Our View: Independence celebrated for a reason


Editorial Board, April 2010 to Aug. 8, 2010

  • Suzanne Schlicht, publisher
  • Brent Boyer, editor
  • Blythe Terrell, city editor
  • Tom Ross, reporter
  • Towny Anderson, community representative
  • Tatiana Achcar, community representative

Contact the editorial board at (970) 871-4221 or editor@steamboatpilot.com. Would you like to be a member of the board? Fill out a letter of interest now.

— It’s been a tough couple of years for many local families and businesses.

The economic recession has hurt Steamboat Springs and Routt County more than many of us could have imagined. Cash-strapped Americans have less money to spend, and vacations to places like the Yampa Valley are often the first extravagances to go. The slowdown in the real estate, construction and retail industries has put many locals out of work. Unable to make mortgage payments, more residents than ever before have gone into foreclosure on their homes.

Adding insult to injury, a much-needed but unfortunately timed U.S. Highway 40 construction project through the heart of downtown Steamboat brought further pain to local businesses and residents.

In the midst of all this hardship comes the Fourth of July weekend. Independence Day. A celebration of the very best of the United States of America — personal freedoms, democracy and opportunity.

It’s hard to imagine a better place to spend the holiday weekend than Steamboat Springs and Routt County. As has become typical, the city will play host to numerous events throughout the weekend, from professional rodeos to summer ski jumping to a fireworks display that has become a huge attraction in its own right.

There are other positives. Lincoln Avenue construction has come to a halt for the next two months or so. Traveling through our city is easy again. To celebrate, Mainstreet Steamboat Springs board members and volunteers are stepping out Thursday to wash downtown storefronts and windows for free, part of an effort to help spruce up the historic shopping district by metaphorically — and literally — wiping away the construction dirt.

Visitors are coming here for baseball tournaments, art festivals, biking and running events and other fun summertime activities in the mountains. The Chamber expects Fourth of July tourism to be up from what it was last year.

This action-packed weekend should serve as a reminder of why it’s so wonderful to call the Yampa Valley home. And as we gather with friends and family at backyard barbecues, local restaurants, the rodeo arena, along Lincoln Avenue for the July 4 parade or outside Tread of Pioneers Museum for the annual Fourth of July Pioneers Day Block Party, let’s not lose sight of why July 4 is our Independence Day.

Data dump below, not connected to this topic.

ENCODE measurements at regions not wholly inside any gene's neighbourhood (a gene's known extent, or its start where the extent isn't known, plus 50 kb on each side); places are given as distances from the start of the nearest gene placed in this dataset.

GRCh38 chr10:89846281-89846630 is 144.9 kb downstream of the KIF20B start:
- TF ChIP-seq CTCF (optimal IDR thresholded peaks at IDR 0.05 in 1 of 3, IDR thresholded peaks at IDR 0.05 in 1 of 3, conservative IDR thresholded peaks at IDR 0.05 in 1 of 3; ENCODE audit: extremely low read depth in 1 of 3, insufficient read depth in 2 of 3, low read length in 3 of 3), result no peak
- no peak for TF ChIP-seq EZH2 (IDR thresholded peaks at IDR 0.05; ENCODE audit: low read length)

After several days of debate, representatives of the second Continental Congress voted July 4, 1776, to accept the Declaration of Independence, drafted by Thomas Jefferson and first reviewed by his colleagues John Adams and Benjamin Franklin. With 26 changes to the original draft, John Hancock, president of the Continental Congress, was the first to sign. The 13 colonies officially had proclaimed their freedom from British rule. For all practical purposes, the United States was born.

The first celebration of the signing was held July 4 of the very next year. America’s birthday has been an annual event ever since.

There were no guarantees 234 years ago that we still would be celebrating Independence Day today as the United States of America.

Let’s remember the courage and vision of our forefathers as we watch the fireworks explode over Howelsen Hill on Sunday. No matter how difficult our lives have been during the past couple of years, or what obstacles may lay ahead, let’s not forget that we live in one of the greatest nations on Earth.


John Fielding 6 years, 10 months ago


As I read this column, music is playing in the background, James Taylor's "4th of July"

"...with a tear in your eye for the Fourth of July' For the Patriots, and the Minutemen, and the things we believe they believed in back then. Such as Freedom & Freedom's Land, & the Kingdom of God &the Rights of Man..."

Do we still believe it? Is this land a place where the People's freedom must remain paramount?

Do we still strive to find our direction by a Moral Order that transcends human's creations?

Do we regard all humans as having equal rights?

Questions for contemplation this week.



seeuski 6 years, 10 months ago

While I think the letter from the Pilot is well written and patriotic, I find it hypocritical in a subtle sort of way. Our Country is, as it was designed by the very Patriots whom this letter mentions, is being dismantled by the Progressives who are in power. We are, of our own accord, discounting the blood and personal treasure that was spent by those that came before to afford us the ability to live free with G-d given rights of Life, Liberty and the Pursuit of Happiness. It is the Media who is tasked as the 4th arm of the People to keep the pressure on OUR elected Officials and to report the truth. When the Media is so biased that they would take a blind eye approach or even report inaccuracies to manipulate public opinion we are the ones who suffer, all of us. It is the Media's duty to question with boldness, unless the Media is involved in the efforts of "fundamental transformation" away from that which our Forefathers gave us. We were not born from the hard fight against Imperial British rule to become what it was we were fleeing from. We were given freedom by those Patriots and now we are again under assault by those wishing to end that freedom, but this time it is from within. Happy 4th to America and vote against tyranny this November. Vote Bob McConnell for the 3rd district.


John Fielding 6 years, 10 months ago


Let us not forget that our founders viewed the creation of this Union as a work in progress.

The words, "In order to form a more perfect Union" indicate progress yet to be made.

They knew a major issue remained for future generations, one that caused a civil war to resolve.

Of issues we attempt to address through government, we sometimes (often?) are unsuccessful.